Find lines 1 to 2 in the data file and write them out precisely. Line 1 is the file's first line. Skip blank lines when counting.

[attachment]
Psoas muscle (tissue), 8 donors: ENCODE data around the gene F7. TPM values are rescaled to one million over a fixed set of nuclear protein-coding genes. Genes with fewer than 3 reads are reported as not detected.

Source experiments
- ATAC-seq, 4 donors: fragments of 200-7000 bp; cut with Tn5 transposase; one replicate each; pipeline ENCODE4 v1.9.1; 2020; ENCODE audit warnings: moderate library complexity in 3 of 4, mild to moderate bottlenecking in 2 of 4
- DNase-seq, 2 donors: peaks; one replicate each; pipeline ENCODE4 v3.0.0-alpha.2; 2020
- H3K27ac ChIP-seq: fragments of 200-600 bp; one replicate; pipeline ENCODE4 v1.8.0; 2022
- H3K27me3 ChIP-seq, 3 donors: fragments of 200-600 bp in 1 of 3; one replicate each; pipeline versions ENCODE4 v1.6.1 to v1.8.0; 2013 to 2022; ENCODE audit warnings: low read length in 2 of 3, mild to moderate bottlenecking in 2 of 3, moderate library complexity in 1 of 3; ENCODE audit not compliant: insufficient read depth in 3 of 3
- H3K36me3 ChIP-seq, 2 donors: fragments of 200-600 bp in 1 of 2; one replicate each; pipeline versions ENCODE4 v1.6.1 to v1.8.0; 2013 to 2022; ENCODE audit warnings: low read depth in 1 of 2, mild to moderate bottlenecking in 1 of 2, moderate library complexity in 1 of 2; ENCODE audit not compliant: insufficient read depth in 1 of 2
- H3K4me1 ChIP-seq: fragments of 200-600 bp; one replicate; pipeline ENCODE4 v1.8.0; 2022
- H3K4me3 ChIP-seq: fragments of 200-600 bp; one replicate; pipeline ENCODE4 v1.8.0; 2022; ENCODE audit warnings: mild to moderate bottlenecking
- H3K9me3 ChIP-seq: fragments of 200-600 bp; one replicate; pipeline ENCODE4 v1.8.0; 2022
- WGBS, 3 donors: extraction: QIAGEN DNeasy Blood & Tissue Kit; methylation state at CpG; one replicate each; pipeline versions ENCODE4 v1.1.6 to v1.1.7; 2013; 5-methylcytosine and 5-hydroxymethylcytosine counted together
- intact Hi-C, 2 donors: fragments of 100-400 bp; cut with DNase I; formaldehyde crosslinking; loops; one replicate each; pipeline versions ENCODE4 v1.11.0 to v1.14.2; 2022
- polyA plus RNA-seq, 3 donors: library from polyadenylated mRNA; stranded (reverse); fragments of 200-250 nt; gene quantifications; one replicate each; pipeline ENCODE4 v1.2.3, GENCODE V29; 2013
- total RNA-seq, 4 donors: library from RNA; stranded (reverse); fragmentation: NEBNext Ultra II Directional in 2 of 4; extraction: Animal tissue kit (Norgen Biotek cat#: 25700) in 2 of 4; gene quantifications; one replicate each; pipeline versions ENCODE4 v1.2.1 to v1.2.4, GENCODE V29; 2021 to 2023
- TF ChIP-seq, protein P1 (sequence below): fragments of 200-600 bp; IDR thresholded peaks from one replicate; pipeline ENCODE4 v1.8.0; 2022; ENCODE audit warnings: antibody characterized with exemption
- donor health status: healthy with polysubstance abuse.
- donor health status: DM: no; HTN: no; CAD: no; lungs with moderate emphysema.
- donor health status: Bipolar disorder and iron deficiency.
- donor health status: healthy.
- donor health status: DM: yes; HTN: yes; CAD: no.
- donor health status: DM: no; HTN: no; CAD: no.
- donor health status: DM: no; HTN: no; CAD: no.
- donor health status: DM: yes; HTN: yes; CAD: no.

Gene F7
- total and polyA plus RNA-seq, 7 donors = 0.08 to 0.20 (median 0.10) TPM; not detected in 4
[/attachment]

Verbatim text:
Psoas muscle (tissue), 8 donors: ENCODE data around the gene F7. TPM values are rescaled to one million over a fixed set of nuclear protein-coding genes. Genes with fewer than 3 reads are reported as not detected.

Source experiments